Ciara Linnane and Tomi Kilgore
An analysis of the financial strength of one economically sensitive sector -- travel and leisure -- indicates things are not nearly as good as they might seem
The following article was first published on Sep. 30.
The third-quarter earnings season that's currently winding down has seen S&P 500 companies generate overall per-share earnings growth of more than 27% and sales growth of more than 15%, numbers that suggest a robust recovery from 2020's pandemic lows.
But the high growth rates, coming off what was for many companies a very low base, are masking underlying problems that do not bode well for the future. An analysis of the underlying strength of companies in one economically sensitive sector -- that of travel and leisure -- highlights the trend.
That sector, which borrowed heavily to survive during the worst of the pandemic, was expected to enjoy a steep increase in demand for flights and hotel rooms in the summer after the vaccine program kicked off in the spring. But that expectation was dashed by the highly transmissible delta variant of the coronavirus that has pushed cases, hospitalizations and deaths back to levels seen in winter and discouraged people from leaving home.
"The largest travel and leisure public companies are still on a knife's edge," said James Gellert, CEO of RapidRatings, a company that assesses the finances of private and public companies.
"For these companies, much of the pain has lasted over a year now, driven largely by empty properties, unsold tickets, continued confusion around lockdowns and quarantine policies, and an optimism that has yet to fully meet reality."
It's not just the travel sector that is feeling the pain. Many industries are struggling with inflationary pressures, supply-chain hassles, border closures and quarantine measures, including automotive and retail, both of which saw big changes in cash to current liabilities from 2019 to the end of 2020.
"People need to monitor all industries, and companies within them, carefully to observe whether the 'new' liquidity gained over the past 4-5 quarters can sustain companies or just prop them up for a while longer," said Gellert.
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RapidRatings analyzes a company's financials and assigns it a financial-health rating, or FHR, and core health score, or CHS. The former is a measure of short-term probability of default and the latter evaluates efficiencies in a business over a two- to three-year perspective.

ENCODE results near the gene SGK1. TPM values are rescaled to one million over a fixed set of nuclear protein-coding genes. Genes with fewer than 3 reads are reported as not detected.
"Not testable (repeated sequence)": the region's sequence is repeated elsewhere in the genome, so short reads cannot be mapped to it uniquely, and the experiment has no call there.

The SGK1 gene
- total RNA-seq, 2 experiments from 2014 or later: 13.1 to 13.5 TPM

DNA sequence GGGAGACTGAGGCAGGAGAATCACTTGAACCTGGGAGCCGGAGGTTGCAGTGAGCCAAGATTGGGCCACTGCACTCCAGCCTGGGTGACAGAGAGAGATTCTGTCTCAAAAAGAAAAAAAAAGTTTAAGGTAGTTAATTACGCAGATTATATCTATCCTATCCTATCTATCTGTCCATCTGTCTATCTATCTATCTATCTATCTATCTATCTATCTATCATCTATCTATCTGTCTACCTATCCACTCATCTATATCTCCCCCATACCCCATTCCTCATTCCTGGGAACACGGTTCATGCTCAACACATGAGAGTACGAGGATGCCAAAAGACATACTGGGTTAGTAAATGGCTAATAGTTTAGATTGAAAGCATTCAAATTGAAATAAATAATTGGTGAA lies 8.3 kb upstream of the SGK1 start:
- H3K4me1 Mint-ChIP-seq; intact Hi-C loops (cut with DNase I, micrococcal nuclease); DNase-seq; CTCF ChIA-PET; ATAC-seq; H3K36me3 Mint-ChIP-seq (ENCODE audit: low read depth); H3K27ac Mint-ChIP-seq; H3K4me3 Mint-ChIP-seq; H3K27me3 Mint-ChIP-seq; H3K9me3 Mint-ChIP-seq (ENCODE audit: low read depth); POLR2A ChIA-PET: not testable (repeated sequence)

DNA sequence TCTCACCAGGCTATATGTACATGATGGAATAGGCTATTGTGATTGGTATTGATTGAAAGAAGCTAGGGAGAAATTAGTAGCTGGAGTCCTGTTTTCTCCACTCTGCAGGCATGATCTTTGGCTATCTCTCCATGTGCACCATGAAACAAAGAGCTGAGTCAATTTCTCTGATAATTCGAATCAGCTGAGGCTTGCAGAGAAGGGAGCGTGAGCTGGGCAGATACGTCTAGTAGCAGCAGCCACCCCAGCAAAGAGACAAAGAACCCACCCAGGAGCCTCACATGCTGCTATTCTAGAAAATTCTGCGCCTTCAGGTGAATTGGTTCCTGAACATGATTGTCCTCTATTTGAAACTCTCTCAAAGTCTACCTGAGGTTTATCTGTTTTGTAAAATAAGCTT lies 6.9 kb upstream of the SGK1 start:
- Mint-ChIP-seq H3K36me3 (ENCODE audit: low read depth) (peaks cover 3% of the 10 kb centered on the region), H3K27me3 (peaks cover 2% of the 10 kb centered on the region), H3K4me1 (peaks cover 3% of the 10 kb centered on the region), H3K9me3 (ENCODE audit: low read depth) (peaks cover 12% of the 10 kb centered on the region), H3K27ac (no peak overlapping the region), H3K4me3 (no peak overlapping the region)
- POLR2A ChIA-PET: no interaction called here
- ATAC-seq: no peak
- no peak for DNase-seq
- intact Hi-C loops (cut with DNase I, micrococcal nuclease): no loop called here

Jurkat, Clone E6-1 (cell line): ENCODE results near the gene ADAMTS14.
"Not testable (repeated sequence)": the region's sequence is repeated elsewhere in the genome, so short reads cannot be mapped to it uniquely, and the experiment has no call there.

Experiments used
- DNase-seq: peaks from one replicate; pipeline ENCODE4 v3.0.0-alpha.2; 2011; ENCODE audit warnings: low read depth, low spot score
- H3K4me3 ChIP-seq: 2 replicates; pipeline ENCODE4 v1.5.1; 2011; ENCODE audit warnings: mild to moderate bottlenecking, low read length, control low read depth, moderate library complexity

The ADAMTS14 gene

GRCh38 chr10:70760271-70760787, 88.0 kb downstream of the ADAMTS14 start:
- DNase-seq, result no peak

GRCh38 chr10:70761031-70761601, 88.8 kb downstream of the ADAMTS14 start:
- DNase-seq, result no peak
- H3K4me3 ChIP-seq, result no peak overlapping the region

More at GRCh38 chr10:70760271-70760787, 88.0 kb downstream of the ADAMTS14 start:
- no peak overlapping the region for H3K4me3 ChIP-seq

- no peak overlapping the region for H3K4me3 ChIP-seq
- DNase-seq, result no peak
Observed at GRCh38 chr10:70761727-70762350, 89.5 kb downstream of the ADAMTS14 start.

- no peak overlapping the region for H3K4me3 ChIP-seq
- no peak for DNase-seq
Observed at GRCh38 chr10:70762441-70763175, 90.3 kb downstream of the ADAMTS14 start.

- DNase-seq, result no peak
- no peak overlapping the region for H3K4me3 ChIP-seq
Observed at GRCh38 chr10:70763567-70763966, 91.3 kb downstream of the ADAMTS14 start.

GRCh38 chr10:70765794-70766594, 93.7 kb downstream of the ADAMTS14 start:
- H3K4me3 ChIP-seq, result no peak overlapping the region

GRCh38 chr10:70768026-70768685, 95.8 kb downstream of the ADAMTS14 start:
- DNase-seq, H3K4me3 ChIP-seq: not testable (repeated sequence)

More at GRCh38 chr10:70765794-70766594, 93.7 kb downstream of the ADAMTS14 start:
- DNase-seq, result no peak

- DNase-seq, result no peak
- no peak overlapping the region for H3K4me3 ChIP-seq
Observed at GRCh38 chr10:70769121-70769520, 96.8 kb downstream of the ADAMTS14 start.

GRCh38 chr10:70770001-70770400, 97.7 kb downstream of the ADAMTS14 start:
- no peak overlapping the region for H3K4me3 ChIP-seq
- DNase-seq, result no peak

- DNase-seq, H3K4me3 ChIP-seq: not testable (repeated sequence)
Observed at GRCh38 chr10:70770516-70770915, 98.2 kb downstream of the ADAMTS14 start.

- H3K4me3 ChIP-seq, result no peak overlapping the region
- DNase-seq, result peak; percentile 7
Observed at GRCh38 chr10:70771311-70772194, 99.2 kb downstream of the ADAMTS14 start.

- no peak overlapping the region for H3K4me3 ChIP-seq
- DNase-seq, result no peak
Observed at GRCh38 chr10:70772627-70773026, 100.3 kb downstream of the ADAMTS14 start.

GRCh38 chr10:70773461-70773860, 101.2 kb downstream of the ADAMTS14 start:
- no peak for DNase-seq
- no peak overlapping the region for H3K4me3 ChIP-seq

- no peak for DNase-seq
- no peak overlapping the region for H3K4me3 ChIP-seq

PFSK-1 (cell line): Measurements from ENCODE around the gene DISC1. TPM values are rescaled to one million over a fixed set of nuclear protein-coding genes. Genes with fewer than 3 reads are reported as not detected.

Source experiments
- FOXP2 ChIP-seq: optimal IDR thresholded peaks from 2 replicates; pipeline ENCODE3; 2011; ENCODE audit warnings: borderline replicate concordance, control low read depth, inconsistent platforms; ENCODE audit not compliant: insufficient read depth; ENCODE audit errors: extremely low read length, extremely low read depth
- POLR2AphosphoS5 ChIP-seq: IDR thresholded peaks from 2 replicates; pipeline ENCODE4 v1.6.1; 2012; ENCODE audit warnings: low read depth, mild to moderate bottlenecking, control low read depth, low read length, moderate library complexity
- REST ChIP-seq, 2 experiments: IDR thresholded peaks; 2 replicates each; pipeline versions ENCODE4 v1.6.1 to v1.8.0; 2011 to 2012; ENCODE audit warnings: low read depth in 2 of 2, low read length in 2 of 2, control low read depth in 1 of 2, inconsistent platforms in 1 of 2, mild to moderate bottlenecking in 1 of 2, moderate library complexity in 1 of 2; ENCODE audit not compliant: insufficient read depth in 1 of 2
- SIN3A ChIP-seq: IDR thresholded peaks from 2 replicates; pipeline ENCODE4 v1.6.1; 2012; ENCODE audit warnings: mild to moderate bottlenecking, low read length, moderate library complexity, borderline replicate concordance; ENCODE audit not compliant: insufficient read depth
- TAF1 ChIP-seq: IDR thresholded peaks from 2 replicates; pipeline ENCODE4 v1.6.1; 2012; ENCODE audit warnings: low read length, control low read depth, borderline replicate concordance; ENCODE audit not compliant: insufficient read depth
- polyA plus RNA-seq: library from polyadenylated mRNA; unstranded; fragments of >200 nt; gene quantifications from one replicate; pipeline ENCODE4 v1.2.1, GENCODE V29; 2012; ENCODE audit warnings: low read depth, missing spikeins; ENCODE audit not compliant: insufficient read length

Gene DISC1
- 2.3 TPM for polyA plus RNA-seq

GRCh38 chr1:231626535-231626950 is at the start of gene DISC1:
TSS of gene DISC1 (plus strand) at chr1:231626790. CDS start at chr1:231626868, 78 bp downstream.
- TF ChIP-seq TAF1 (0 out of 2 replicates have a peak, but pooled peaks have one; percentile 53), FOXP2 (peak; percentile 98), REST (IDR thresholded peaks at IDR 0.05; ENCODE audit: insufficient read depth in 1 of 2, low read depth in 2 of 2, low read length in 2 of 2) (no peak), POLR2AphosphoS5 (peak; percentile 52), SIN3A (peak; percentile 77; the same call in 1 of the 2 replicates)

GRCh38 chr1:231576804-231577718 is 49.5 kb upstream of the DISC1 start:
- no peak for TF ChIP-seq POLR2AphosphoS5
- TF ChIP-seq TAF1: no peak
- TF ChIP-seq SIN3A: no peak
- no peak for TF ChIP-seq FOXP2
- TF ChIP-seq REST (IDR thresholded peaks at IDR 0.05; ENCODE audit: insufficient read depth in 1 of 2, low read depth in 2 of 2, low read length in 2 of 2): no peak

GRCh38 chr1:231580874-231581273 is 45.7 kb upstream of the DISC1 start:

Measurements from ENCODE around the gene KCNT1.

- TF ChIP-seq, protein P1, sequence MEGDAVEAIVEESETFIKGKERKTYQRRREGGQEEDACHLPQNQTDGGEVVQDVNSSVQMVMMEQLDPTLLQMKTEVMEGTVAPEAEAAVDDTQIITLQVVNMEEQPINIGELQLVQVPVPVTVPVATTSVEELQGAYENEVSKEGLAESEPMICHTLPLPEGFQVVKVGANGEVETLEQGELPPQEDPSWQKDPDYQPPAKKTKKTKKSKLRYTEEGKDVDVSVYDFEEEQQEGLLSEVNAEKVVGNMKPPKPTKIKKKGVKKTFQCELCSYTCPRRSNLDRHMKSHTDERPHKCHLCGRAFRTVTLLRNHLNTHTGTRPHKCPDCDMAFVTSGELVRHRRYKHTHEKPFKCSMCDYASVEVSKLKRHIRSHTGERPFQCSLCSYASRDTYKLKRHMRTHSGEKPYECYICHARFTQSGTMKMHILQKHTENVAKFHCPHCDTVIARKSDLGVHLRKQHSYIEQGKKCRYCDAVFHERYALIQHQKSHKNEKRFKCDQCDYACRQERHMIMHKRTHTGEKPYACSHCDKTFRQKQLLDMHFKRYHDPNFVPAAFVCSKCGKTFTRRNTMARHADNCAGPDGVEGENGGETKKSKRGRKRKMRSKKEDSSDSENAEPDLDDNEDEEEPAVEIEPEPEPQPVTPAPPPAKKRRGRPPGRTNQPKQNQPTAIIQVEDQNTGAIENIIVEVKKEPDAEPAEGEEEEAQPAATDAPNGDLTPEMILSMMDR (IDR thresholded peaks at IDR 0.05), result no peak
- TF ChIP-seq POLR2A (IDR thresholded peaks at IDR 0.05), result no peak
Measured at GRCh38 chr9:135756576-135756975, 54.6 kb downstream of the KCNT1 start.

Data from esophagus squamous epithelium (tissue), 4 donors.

Both produce a number on a scale of 1 to 100, which is grouped in categories based on risk, as a means to help a potential business partner, vendor or counterparty determine how a company will perform over time. Only financial data is analyzed, and not share price or other market data that would include investor sentiment.
As the chart below illustrates, a sample of companies in the travel and leisure sector had mostly strong FHRs at the end of 2019, before the advent of the pandemic. Southwest Airlines Co. (LUV) led the pack with an FHR of 91, but that has fallen sharply to 48 at the end of the second quarter, placing it in RapidRatings' "medium-risk" category.
Similarly, Delta Air Lines Inc.'s (DAL) FHR has tumbled from 87 at the end of 2019 to 25 at the end of the second quarter, putting it firmly in the "high-risk "category. Online travel site Booking Holdings Inc. (BKNG) FHR has fallen to 53 from 86. Las Vegas Sands Corp. (LVS) has fallen to 24 at the end of the second quarter from 86 at the end of 2019.
Core health scores have fared no better. Southwest's has fallen to 18 from 84, putting in the "very poor" category; Delta's from 86 to 23, the "poor" category; Booking's from 81 to 31; and Las Vegas Sands to 20 from 83, all low scores that imply high risk over the medium to long term. Only Marriott International Inc. (MAR) has been spared a poor core health score, falling to 53 from 78 at the end of 2019, to remain in RadidRatings' "medium" category.
"While the holiday season might give many of these companies a revenue boost, the hangover will be even more unpleasant come next year if the raw fundamentals don't show signs of improvement beyond the next quarter," said Gellert.
Cash is king